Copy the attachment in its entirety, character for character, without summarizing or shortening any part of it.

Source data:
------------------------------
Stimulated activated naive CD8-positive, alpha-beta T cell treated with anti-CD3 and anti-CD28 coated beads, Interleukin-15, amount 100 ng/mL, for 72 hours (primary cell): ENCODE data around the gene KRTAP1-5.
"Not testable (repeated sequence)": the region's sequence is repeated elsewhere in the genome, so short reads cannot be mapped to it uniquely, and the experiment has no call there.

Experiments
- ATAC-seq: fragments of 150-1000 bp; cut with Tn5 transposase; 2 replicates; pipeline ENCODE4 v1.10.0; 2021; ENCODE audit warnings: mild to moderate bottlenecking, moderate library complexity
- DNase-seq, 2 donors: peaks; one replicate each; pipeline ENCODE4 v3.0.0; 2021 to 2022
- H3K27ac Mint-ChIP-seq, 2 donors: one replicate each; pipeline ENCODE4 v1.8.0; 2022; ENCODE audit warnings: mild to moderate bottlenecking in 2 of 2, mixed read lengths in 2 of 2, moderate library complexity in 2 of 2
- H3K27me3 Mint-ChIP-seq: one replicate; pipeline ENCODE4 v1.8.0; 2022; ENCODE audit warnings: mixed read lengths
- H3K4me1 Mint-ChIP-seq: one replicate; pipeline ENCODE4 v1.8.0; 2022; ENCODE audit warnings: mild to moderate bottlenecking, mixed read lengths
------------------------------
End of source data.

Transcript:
Stimulated activated naive CD8-positive, alpha-beta T cell treated with anti-CD3 and anti-CD28 coated beads, Interleukin-15, amount 100 ng/mL, for 72 hours (primary cell): ENCODE data around the gene KRTAP1-5.
"Not testable (repeated sequence)": the region's sequence is repeated elsewhere in the genome, so short reads cannot be mapped to it uniquely, and the experiment has no call there.

Experiments
- ATAC-seq: fragments of 150-1000 bp; cut with Tn5 transposase; 2 replicates; pipeline ENCODE4 v1.10.0; 2021; ENCODE audit warnings: mild to moderate bottlenecking, moderate library complexity
- DNase-seq, 2 donors: peaks; one replicate each; pipeline ENCODE4 v3.0.0; 2021 to 2022
- H3K27ac Mint-ChIP-seq, 2 donors: one replicate each; pipeline ENCODE4 v1.8.0; 2022; ENCODE audit warnings: mild to moderate bottlenecking in 2 of 2, mixed read lengths in 2 of 2, moderate library complexity in 2 of 2
- H3K27me3 Mint-ChIP-seq: one replicate; pipeline ENCODE4 v1.8.0; 2022; ENCODE audit warnings: mixed read lengths
- H3K4me1 Mint-ChIP-seq: one replicate; pipeline ENCODE4 v1.8.0; 2022; ENCODE audit warnings: mild to moderate bottlenecking, mixed read lengths